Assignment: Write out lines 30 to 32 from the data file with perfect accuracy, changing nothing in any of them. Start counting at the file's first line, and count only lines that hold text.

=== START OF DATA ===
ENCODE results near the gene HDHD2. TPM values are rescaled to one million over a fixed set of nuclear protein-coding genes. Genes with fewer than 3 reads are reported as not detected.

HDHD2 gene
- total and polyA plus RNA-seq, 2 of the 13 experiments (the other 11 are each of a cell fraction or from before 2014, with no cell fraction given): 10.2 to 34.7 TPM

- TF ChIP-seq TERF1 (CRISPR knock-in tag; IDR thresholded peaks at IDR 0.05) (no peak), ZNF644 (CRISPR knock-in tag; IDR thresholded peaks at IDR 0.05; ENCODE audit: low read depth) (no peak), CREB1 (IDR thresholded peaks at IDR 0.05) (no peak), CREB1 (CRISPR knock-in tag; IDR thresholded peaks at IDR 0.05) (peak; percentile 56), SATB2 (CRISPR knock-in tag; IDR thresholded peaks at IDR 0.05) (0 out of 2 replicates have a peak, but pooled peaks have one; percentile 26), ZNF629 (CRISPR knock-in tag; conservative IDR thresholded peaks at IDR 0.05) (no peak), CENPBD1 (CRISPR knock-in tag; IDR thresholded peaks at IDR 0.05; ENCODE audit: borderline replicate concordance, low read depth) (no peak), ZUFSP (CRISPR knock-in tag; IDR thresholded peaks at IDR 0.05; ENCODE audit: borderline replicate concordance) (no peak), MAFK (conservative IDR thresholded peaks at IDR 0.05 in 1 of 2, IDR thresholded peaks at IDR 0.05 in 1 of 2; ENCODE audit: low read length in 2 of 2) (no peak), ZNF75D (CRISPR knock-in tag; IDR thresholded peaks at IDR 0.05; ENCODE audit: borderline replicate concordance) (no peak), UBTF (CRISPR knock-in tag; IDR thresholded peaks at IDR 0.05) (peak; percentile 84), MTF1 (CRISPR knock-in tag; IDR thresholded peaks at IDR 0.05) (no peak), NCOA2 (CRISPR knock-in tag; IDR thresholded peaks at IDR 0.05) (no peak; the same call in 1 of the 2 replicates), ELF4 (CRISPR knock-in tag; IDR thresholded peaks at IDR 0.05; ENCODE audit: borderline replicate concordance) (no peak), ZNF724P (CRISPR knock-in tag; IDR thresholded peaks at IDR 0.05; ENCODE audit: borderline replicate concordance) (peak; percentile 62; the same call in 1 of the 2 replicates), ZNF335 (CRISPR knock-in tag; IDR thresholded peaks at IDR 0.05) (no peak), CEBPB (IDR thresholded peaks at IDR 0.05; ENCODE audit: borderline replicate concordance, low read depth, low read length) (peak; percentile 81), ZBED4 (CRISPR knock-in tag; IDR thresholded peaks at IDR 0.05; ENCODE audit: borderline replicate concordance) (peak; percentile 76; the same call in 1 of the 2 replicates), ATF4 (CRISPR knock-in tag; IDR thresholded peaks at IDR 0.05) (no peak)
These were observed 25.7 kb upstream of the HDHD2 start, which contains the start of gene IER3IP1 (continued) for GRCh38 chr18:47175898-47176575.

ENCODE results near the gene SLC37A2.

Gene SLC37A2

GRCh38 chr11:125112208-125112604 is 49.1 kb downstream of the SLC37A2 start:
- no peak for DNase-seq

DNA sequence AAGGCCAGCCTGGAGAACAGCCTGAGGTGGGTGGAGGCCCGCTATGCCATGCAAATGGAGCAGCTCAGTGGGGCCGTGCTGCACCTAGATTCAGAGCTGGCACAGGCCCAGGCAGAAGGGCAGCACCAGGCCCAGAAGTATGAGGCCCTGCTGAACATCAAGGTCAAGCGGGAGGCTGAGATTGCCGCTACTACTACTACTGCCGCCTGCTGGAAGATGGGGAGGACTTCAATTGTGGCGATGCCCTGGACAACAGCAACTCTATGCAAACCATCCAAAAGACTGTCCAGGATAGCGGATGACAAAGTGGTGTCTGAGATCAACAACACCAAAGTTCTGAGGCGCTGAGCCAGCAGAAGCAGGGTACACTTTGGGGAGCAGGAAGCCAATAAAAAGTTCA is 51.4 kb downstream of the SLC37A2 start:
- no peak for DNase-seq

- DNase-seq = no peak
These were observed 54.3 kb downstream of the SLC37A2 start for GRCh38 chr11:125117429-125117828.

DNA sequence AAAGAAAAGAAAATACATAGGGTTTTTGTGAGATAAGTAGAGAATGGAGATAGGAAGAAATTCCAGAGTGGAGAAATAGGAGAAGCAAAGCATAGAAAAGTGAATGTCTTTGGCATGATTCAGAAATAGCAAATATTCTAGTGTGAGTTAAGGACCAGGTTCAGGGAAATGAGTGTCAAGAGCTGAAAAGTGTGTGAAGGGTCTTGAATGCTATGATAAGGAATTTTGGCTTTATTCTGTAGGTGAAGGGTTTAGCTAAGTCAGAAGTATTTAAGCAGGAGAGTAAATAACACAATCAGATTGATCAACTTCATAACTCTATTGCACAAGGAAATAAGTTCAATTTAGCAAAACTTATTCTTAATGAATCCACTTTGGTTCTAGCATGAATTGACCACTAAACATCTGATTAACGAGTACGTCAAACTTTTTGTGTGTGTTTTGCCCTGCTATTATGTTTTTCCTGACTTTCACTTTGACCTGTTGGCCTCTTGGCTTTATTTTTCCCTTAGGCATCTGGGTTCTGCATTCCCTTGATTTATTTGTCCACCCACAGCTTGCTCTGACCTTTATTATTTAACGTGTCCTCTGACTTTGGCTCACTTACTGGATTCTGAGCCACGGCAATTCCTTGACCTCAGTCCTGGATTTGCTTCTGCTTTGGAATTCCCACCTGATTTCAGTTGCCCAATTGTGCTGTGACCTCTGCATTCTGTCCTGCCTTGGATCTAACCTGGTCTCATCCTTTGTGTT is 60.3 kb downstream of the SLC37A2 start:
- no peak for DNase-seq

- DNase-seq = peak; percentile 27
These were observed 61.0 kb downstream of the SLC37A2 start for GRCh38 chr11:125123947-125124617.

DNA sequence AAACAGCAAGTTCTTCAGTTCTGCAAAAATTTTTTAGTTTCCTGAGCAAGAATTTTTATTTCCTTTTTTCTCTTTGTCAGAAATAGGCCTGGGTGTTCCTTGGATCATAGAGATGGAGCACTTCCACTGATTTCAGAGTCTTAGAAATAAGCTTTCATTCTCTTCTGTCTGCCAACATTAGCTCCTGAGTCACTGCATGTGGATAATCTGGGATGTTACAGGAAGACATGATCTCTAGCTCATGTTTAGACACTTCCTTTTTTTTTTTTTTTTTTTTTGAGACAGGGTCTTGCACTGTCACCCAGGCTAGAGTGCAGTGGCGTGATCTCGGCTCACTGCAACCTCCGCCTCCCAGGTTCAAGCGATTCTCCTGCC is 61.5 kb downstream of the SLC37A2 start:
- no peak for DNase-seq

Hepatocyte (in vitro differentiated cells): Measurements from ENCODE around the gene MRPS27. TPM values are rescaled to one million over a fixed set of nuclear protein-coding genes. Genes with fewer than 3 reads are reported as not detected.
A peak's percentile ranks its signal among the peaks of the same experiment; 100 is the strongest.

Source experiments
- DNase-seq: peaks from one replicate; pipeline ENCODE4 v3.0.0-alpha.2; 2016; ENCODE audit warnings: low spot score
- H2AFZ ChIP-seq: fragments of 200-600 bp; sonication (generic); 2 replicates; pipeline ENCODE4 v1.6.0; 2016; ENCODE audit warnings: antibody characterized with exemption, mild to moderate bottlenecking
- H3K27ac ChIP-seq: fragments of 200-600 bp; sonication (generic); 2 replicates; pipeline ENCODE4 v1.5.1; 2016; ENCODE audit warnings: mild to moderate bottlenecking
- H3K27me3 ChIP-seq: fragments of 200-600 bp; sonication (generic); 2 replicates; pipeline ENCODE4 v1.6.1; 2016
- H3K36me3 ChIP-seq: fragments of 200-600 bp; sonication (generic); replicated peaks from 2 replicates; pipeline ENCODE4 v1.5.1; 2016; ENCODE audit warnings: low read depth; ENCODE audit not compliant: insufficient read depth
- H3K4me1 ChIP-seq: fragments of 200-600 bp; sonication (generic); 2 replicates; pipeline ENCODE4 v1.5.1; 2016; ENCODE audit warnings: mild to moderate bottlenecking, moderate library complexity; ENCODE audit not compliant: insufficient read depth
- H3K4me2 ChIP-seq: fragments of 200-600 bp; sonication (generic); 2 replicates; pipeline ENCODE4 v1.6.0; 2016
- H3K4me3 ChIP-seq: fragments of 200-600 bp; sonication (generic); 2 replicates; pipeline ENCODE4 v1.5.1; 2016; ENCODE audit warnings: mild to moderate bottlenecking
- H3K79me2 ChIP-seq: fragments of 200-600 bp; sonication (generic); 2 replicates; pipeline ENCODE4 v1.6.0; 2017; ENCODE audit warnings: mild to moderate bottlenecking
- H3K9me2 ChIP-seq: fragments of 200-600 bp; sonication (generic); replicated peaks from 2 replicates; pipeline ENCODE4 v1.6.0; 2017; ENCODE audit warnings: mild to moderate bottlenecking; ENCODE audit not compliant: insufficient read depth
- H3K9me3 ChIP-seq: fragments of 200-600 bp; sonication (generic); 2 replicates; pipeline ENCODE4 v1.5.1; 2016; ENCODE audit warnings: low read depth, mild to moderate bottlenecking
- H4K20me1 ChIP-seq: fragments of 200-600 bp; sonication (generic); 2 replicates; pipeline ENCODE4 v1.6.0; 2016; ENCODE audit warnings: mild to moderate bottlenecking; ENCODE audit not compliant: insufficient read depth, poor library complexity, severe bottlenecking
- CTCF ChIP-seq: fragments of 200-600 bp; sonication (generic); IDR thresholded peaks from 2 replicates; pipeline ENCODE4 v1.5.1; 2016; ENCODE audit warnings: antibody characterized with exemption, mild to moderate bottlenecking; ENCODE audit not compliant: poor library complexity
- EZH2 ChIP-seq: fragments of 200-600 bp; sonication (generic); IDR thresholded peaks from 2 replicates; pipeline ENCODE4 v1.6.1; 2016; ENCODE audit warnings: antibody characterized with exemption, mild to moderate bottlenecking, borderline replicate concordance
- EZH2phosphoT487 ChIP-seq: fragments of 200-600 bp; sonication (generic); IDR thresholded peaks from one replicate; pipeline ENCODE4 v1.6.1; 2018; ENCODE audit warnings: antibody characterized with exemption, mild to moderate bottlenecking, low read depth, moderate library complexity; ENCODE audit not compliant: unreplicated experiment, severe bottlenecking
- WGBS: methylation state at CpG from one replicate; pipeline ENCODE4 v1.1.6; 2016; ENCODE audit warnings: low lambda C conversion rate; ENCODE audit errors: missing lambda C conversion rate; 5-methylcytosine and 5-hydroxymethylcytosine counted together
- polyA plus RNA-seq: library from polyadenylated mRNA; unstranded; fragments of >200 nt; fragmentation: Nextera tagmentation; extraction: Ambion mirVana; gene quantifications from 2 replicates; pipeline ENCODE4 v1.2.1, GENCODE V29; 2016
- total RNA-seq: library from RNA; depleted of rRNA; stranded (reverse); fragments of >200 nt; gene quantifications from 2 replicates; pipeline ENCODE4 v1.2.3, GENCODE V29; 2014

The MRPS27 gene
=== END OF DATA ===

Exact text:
- H3K4me3 ChIP-seq: fragments of 200-600 bp; sonication (generic); 2 replicates; pipeline ENCODE4 v1.5.1; 2016; ENCODE audit warnings: mild to moderate bottlenecking
- H3K79me2 ChIP-seq: fragments of 200-600 bp; sonication (generic); 2 replicates; pipeline ENCODE4 v1.6.0; 2017; ENCODE audit warnings: mild to moderate bottlenecking
- H3K9me2 ChIP-seq: fragments of 200-600 bp; sonication (generic); replicated peaks from 2 replicates; pipeline ENCODE4 v1.6.0; 2017; ENCODE audit warnings: mild to moderate bottlenecking; ENCODE audit not compliant: insufficient read depth